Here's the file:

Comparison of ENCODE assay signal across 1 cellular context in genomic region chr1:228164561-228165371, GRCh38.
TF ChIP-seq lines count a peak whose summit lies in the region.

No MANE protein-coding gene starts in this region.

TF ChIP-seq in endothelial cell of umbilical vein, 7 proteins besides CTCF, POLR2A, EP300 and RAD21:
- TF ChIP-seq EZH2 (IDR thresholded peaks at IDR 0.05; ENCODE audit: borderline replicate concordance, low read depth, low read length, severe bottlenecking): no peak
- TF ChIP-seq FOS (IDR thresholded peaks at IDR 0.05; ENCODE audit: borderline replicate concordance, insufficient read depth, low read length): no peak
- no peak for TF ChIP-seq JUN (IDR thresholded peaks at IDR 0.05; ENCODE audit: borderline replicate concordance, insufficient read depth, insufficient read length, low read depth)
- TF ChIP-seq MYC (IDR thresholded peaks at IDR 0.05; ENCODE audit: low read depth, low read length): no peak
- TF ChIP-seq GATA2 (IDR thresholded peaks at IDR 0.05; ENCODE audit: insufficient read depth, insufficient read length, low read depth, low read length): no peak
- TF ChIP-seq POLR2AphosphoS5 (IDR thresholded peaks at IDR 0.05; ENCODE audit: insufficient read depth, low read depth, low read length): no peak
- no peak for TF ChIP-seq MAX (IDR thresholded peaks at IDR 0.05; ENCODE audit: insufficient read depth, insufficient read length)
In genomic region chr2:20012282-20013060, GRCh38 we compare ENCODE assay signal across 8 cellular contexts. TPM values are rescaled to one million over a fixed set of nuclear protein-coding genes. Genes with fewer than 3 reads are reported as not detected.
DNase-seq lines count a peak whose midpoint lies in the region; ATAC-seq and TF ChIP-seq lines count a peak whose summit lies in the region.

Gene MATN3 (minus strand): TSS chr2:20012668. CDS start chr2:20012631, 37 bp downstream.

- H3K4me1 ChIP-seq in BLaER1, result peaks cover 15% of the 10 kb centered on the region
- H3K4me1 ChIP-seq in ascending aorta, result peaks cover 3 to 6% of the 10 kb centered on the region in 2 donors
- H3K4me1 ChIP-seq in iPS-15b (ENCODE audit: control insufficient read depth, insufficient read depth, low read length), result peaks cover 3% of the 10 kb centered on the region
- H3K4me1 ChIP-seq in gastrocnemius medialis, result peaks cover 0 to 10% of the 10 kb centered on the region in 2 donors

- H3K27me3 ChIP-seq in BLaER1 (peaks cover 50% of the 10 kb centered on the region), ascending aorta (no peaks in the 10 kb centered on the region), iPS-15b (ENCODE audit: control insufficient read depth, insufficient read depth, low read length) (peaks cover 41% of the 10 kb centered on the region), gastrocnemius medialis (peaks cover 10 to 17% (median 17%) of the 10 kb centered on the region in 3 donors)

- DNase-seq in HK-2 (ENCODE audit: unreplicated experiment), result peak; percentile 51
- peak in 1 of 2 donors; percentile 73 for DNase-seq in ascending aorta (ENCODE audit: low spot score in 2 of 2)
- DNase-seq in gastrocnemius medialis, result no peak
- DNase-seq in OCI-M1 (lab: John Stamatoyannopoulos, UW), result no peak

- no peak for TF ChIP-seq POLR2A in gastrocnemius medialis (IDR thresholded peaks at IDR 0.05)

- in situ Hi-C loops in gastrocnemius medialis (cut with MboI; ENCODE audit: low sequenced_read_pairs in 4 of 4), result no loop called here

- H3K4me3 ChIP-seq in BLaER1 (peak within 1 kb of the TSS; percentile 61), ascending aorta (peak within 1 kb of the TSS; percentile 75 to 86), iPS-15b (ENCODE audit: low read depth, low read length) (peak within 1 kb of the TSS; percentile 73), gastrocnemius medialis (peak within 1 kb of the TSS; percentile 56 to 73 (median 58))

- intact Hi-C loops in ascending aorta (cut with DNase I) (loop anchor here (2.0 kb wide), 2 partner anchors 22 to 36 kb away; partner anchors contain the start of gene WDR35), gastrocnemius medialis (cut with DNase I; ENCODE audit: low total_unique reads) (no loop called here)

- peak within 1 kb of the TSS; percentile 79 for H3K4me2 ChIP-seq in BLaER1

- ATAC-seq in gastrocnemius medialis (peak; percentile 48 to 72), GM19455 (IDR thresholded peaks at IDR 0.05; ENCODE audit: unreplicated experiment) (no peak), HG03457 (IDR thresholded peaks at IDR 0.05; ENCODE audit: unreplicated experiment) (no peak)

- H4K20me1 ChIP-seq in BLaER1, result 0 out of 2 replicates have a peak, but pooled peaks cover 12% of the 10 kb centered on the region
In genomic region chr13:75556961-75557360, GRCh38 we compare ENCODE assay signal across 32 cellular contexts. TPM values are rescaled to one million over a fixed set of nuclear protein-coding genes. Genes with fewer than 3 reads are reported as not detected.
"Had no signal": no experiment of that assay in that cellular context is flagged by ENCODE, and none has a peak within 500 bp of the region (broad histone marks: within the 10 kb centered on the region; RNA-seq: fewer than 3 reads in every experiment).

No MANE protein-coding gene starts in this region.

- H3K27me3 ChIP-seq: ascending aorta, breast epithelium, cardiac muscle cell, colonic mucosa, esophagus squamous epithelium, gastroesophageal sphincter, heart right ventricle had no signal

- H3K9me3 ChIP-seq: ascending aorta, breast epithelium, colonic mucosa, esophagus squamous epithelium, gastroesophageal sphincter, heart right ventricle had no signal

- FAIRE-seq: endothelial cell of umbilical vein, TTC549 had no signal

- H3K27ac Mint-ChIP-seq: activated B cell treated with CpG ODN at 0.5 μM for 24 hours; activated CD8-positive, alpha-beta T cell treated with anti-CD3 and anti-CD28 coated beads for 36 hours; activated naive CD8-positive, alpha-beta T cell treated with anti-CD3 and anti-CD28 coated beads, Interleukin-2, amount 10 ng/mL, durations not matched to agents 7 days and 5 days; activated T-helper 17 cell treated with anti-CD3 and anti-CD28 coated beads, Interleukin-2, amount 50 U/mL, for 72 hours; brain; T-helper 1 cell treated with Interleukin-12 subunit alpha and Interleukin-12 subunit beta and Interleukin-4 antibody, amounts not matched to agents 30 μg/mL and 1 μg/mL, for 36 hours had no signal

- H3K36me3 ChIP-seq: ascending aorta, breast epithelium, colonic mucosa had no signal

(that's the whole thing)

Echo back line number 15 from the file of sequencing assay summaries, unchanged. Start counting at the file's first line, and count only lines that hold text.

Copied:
- H3K4me1 ChIP-seq in BLaER1, result peaks cover 15% of the 10 kb centered on the region